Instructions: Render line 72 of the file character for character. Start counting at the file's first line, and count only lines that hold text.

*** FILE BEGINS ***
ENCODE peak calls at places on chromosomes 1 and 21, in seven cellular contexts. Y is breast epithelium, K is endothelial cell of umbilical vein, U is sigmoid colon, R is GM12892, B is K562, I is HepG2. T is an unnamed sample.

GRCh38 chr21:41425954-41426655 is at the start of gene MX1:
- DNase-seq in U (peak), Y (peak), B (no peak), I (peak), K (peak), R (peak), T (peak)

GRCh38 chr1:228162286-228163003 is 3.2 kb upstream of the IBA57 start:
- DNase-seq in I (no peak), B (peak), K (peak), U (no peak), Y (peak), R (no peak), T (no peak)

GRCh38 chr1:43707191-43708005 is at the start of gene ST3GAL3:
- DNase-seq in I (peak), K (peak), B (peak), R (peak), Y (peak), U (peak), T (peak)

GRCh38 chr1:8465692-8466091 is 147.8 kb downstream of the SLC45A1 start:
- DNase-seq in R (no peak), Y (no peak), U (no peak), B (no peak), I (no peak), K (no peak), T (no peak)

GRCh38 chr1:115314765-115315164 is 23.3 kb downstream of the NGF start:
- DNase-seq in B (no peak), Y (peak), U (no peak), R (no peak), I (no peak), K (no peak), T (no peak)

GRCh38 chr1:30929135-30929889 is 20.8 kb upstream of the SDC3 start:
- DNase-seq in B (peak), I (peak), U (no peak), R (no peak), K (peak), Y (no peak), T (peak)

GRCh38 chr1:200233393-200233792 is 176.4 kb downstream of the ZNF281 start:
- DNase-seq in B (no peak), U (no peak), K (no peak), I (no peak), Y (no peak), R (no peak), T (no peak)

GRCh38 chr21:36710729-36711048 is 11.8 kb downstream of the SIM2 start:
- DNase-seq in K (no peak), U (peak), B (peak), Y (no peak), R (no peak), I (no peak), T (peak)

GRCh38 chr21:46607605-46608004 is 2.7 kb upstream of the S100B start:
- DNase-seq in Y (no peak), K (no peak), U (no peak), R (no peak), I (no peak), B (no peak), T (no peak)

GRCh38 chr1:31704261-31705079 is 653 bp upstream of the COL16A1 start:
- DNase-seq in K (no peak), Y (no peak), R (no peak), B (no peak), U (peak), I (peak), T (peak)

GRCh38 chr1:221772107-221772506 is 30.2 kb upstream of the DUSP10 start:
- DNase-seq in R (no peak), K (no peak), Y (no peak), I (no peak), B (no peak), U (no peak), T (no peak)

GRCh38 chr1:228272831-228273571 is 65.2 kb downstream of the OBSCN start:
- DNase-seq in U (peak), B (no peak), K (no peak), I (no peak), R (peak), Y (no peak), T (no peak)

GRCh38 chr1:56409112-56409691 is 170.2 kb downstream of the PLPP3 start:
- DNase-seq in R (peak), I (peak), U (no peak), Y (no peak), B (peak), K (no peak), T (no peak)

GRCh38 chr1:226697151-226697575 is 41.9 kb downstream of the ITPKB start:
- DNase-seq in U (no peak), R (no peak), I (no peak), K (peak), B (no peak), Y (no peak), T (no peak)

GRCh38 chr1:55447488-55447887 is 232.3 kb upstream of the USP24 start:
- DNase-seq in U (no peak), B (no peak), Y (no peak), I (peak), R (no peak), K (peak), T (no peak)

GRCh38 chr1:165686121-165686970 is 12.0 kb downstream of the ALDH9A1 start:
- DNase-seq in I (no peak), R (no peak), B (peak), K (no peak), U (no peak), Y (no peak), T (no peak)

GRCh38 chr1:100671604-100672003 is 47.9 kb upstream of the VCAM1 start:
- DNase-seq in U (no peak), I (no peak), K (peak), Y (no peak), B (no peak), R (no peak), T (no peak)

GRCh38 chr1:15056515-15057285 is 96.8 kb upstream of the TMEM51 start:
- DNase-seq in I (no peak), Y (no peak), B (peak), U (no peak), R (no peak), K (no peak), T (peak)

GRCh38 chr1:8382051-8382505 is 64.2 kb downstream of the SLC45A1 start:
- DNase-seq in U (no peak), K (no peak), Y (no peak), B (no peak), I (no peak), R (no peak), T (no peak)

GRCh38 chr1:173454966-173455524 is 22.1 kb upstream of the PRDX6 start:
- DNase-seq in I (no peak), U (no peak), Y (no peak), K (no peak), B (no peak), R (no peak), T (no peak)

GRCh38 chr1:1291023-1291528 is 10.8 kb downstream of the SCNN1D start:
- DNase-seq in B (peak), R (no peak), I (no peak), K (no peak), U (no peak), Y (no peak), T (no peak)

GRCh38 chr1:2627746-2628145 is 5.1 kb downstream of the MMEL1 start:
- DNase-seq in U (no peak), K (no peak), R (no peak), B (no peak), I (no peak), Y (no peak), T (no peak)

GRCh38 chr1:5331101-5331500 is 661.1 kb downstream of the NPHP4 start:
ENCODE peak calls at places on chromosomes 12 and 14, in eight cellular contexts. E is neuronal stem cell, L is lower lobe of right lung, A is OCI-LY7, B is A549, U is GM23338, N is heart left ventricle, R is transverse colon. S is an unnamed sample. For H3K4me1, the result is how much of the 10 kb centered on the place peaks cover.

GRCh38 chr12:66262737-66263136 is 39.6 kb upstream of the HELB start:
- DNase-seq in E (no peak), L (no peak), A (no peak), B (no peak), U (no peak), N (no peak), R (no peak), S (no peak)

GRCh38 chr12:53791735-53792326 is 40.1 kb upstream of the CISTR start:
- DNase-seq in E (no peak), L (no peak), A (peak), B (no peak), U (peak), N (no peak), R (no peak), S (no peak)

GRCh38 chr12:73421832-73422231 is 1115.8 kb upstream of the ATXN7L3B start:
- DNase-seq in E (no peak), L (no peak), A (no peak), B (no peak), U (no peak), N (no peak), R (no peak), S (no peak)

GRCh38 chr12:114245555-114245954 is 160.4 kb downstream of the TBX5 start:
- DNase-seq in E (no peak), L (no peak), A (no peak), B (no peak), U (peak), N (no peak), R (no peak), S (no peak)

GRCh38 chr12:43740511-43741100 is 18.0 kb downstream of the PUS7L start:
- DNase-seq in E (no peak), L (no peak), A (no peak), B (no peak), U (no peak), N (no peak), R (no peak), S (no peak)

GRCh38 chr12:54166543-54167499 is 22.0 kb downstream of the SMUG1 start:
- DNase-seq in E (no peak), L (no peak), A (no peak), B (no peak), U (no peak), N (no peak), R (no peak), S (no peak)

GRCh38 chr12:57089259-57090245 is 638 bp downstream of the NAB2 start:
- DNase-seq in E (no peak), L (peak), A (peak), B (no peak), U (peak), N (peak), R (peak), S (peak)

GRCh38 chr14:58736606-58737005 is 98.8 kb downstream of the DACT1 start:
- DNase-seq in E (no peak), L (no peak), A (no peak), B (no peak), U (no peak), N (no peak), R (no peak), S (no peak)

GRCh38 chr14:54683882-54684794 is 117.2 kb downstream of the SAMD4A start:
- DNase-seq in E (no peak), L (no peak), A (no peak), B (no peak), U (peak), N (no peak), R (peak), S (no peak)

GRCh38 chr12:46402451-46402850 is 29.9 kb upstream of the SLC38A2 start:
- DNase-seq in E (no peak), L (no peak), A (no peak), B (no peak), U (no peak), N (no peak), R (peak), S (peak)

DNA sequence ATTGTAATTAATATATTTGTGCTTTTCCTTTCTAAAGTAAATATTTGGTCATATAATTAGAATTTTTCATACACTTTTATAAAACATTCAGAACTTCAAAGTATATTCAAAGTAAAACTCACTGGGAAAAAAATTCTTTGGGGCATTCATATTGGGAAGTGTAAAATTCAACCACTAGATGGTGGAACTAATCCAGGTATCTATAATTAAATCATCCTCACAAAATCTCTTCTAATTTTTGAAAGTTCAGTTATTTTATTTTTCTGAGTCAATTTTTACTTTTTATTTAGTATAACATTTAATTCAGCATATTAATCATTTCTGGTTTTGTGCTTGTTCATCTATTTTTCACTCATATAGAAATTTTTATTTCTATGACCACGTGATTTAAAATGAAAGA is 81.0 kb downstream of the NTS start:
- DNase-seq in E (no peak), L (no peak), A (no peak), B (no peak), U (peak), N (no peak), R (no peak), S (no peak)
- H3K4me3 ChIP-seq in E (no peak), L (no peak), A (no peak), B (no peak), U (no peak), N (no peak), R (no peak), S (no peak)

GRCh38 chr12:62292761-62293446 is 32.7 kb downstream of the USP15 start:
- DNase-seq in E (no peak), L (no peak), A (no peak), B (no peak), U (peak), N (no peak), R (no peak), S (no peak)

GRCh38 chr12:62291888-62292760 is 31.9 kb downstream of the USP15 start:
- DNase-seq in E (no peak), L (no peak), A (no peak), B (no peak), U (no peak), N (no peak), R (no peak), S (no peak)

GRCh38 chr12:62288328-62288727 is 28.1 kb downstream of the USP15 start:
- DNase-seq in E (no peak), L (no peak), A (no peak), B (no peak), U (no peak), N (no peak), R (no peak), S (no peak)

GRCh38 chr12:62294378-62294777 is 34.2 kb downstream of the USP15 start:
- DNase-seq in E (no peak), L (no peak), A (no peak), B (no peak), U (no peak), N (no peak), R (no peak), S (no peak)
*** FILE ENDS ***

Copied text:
- DNase-seq in E (no peak), L (no peak), A (no peak), B (no peak), U (peak), N (no peak), R (no peak), S (no peak)